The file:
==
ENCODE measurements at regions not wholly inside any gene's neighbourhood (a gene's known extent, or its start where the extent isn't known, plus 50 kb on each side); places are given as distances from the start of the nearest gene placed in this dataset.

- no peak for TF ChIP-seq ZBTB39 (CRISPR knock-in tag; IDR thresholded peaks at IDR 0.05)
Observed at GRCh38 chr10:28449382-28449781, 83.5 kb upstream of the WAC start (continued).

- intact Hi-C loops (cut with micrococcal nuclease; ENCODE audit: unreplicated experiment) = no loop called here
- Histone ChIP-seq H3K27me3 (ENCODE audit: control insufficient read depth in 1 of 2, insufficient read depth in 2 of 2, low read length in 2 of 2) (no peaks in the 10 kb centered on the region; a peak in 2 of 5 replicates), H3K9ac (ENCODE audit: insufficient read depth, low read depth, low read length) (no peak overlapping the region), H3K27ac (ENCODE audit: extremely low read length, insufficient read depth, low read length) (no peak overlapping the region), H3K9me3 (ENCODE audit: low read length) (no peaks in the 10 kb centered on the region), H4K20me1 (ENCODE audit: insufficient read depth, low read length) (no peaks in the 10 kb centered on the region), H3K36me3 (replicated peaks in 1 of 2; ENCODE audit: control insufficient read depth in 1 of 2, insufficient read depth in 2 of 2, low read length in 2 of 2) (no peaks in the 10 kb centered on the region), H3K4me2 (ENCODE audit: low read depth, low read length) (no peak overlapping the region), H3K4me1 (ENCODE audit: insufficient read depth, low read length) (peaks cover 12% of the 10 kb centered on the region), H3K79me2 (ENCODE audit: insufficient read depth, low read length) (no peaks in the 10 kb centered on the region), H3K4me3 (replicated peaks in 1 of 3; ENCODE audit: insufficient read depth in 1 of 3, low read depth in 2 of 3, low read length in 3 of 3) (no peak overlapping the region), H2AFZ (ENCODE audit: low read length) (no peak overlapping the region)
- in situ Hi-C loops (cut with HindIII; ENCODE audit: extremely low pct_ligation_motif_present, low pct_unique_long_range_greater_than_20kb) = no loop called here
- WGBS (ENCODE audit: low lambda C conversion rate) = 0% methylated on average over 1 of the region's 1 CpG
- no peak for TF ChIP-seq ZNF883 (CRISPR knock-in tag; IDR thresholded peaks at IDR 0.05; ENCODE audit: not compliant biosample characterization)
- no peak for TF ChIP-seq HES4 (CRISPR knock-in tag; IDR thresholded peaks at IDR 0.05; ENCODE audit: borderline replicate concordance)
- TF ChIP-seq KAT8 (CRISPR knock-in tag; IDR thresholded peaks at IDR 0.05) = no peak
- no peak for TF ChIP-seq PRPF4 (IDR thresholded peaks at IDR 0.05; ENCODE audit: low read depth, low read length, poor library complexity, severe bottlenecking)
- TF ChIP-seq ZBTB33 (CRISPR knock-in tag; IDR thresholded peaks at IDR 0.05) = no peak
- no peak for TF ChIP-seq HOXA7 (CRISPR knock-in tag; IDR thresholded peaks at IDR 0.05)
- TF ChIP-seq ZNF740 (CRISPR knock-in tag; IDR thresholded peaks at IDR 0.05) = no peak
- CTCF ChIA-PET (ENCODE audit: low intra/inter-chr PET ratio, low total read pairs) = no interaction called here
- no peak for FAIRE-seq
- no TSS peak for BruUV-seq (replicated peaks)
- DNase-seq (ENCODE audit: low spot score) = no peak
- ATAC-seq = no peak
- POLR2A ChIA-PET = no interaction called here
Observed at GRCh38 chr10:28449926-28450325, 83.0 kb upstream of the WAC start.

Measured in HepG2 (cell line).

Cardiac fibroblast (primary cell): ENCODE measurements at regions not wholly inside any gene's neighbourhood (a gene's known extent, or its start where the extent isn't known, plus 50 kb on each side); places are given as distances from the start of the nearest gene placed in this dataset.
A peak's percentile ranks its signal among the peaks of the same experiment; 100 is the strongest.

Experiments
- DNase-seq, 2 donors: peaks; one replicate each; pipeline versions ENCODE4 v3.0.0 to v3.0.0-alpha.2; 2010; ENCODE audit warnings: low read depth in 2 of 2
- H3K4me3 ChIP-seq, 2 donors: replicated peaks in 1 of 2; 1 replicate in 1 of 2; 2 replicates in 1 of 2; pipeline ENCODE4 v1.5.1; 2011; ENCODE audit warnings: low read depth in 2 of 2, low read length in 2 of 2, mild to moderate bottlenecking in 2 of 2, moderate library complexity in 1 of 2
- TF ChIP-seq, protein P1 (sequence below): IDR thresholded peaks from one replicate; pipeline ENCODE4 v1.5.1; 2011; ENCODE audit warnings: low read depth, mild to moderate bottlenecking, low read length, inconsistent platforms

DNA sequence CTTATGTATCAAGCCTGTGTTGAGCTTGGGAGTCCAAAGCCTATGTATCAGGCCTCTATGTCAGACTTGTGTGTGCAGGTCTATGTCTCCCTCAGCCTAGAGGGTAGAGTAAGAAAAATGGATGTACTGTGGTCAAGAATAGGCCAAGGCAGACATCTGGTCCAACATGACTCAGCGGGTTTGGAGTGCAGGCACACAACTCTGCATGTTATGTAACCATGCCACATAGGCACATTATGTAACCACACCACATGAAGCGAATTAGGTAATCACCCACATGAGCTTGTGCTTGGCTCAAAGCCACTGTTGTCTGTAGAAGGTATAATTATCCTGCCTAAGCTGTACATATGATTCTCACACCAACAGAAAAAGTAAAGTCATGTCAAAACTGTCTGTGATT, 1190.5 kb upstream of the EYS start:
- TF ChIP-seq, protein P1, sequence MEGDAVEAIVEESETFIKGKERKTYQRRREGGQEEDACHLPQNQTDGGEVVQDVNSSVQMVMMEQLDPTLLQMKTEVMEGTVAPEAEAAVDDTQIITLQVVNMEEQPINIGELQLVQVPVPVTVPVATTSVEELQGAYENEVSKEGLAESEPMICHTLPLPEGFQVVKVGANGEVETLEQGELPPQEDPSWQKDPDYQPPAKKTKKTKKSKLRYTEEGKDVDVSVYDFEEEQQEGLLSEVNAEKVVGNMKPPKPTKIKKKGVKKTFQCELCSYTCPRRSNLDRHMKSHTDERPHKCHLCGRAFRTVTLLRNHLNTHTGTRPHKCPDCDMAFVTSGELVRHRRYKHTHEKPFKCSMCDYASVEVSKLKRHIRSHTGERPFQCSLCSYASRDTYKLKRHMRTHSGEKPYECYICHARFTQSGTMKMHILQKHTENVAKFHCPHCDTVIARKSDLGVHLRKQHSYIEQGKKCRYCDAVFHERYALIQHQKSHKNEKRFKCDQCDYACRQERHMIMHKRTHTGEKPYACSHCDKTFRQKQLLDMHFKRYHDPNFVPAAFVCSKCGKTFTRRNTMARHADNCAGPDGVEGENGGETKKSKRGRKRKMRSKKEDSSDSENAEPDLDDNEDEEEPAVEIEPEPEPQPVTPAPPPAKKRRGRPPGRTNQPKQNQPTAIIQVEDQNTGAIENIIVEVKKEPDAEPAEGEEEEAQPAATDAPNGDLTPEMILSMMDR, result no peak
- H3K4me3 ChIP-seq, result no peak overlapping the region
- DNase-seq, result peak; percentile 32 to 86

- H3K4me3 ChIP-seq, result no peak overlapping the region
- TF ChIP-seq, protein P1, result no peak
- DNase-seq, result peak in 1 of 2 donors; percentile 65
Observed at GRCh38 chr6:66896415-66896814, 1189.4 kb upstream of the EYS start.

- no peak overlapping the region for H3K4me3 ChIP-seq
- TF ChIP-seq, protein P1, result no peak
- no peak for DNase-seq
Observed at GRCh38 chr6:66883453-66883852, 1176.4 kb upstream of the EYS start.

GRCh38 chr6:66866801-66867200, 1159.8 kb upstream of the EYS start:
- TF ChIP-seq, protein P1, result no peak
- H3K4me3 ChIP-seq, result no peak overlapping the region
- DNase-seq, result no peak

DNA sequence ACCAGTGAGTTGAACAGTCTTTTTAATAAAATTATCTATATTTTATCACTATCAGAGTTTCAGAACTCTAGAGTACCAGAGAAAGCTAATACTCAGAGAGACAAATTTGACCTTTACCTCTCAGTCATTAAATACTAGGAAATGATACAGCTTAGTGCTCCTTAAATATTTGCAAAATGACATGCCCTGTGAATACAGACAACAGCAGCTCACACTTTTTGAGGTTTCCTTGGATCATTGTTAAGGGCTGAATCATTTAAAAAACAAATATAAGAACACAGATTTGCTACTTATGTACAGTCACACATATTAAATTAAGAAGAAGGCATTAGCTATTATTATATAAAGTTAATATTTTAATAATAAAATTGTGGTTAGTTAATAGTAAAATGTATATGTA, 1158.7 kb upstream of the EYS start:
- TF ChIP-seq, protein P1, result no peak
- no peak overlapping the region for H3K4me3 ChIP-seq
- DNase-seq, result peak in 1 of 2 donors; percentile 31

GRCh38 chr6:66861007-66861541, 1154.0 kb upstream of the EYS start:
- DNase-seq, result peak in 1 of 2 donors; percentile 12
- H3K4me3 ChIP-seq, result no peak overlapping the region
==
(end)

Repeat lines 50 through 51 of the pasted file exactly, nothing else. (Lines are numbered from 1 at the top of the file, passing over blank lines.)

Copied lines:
- DNase-seq, result peak in 1 of 2 donors; percentile 12
- H3K4me3 ChIP-seq, result no peak overlapping the region